Spectator on facebook

Spectator on facebook

Christmas market is as popular as ever

SOME stores start selling Christmas decorations in October. But for many Bratislavans, the opening of the city’s annual Christmas market is the true beginning of the holiday season.

The Christmas market offers ideas for presents.(Source: TASR)

SOME stores start selling Christmas decorations in October. But for many Bratislavans, the opening of the city’s annual Christmas market is the true beginning of the holiday season.

This year’s market opened on November 28. It is located on the Main Square, where it has been since first opening in 1993. Its 107 stands will serve food and sell handmade folk products to locals and foreigners alike until December 23.

About one third of the stands sell food and drinks. The traditional delicacies on offer include cigánska pečienka (roasted pork or chicken in a bun topped with grilled onion and mustard); lokše (potato crepes) stuffed with goose fat, poppy, or cabbage; varené víno (mulled wine); punč (alcoholic punch); and hriatô (plum brandy with a top layer of fried fat).

Some of the stands with Christmas gifts sell CDs and books, while others offer handmade products such as candles, woollen caps, scarves and ceramic products. Shows for children and performances by Slovak pop and folk groups foster the festive spirit.

“It’s hard to tell the number of visitors, but it is estimated at several hundred thousand this year,” Eva Chudinová from the Bratislava City Council told The Slovak Spectator. “This number leads the city to believe that the global financial crisis will not have an impact on the market. After all, the market is not only about buying traditional food and drinks. It is also about meeting people during the Advent season.”

That’s exactly what the city wanted to achieve. Inspired by similar markets in Vienna, Brussels, and Strasbourg, the market was created to give residents and tourists a place to gather during the holidays.

In fact, the market successfully attracts tourists from around the world. During a recent visit several languages were heard: Japanese, German, Russian, English, Polish and Czech.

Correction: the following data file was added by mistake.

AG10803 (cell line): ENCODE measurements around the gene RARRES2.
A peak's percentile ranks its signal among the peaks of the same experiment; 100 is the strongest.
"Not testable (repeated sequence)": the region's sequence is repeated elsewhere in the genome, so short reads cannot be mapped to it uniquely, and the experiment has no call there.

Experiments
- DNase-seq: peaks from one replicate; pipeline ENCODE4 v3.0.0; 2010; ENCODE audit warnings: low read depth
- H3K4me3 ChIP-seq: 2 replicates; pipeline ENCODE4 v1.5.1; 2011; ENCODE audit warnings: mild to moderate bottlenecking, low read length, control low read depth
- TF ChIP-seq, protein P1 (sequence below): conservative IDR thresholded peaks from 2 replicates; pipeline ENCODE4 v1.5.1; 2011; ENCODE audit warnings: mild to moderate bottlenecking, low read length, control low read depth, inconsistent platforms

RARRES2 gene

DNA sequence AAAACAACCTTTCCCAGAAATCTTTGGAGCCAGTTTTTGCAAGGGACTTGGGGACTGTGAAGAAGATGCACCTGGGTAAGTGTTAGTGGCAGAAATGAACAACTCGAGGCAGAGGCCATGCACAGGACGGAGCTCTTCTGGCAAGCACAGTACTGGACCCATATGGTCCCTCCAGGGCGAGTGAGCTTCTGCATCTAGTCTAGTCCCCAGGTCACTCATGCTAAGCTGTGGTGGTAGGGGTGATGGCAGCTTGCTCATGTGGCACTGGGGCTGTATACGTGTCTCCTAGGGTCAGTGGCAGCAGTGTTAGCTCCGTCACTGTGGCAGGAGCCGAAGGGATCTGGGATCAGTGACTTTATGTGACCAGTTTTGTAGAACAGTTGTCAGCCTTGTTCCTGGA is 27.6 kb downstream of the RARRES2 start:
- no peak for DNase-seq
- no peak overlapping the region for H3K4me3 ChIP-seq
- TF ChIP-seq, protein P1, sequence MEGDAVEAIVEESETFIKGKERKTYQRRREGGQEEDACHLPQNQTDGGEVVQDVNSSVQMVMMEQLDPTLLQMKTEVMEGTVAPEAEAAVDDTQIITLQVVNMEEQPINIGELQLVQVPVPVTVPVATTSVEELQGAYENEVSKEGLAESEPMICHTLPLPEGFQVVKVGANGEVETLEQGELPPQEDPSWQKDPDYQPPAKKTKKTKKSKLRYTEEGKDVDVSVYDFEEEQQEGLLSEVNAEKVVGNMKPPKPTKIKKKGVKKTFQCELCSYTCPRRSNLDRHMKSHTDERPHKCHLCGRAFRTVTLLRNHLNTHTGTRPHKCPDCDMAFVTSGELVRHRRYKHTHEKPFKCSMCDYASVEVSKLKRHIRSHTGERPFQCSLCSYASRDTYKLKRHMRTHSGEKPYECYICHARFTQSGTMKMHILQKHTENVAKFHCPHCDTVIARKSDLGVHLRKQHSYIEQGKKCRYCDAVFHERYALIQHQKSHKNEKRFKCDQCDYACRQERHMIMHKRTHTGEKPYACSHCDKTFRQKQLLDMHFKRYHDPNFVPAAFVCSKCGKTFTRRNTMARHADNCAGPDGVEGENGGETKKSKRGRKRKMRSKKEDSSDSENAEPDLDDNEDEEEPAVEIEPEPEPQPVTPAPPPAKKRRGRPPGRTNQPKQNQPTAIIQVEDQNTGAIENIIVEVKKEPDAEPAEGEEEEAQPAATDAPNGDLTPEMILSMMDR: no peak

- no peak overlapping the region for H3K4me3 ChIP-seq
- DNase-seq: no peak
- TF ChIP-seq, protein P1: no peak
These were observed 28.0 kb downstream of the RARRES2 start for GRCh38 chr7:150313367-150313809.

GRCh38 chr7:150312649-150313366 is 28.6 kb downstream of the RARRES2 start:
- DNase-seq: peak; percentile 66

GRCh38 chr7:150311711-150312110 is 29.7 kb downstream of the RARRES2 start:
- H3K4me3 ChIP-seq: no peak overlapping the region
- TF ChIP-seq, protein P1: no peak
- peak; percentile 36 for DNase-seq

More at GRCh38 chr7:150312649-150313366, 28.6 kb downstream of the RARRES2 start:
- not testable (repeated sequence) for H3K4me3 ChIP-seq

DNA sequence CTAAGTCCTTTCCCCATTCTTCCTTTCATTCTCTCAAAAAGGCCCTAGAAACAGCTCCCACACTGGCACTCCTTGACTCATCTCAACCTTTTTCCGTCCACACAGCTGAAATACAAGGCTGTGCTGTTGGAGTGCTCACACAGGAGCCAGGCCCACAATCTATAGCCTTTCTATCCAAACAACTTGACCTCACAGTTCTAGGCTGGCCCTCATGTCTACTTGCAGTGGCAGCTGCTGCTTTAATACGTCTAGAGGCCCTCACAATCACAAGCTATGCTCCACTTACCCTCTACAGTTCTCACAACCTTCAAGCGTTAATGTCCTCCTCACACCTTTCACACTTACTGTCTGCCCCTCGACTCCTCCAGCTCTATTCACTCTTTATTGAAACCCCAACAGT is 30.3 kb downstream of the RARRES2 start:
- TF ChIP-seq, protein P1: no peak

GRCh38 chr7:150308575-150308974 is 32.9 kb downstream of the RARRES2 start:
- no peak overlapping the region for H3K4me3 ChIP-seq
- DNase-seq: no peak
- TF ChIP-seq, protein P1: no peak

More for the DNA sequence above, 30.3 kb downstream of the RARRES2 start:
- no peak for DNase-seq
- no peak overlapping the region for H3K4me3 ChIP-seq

“The response from tourists has been very good,” Chudinová said. “They appreciate the ‘small, cute and cosy’ atmosphere, especially in comparison to capitals like Prague and Vienna.”

A woman from a group of Japanese tourists had a similar opinion.

“We are touring Bratislava, Vienna and Prague, and [the market in Bratislava] is really beautiful,” she told The Slovak Spectator.

Chudinová reiterated the city’s intention.

“Bratislavans share the impression that it’s not about shopping, but about the need for people to meet and wish each other a Merry Christmas.”

Top stories

How did Communism happen in Czechoslovakia?

For the 40 years, Czechs and Slovaks would celebrate February 25 as Victorious February, even though the enthusiasm of most of those who supported Communists in 1948 would very quickly evaporate.

Prime Minister Klement Gottwald (right) swears an oath into the hands of President Edvard Benes on February 27, 1948 at the Prague Castle.

Cemetery with a remarkable creative concept Photo

The shapes of tombstones were prescribed until 1997

Vrakuňa Cemetery in Bratislava

Being young is harder than it used to be

The failure of older generations to sympathise with youth means politics are primarily a contest of who can hand out more gifts to old people.

Young Slovaks have problems finding proper jobs.

Historian: After 1948, Czechoslovakia was paralysed with fear

On February 25, Czechs and Slovaks mark 70 years since the rise of Communism in their common state. Historian Jan Pešek talks about the coup and its aftermath.

Demonstration in Prague, Wenceslas' Square, on February 28, 1948.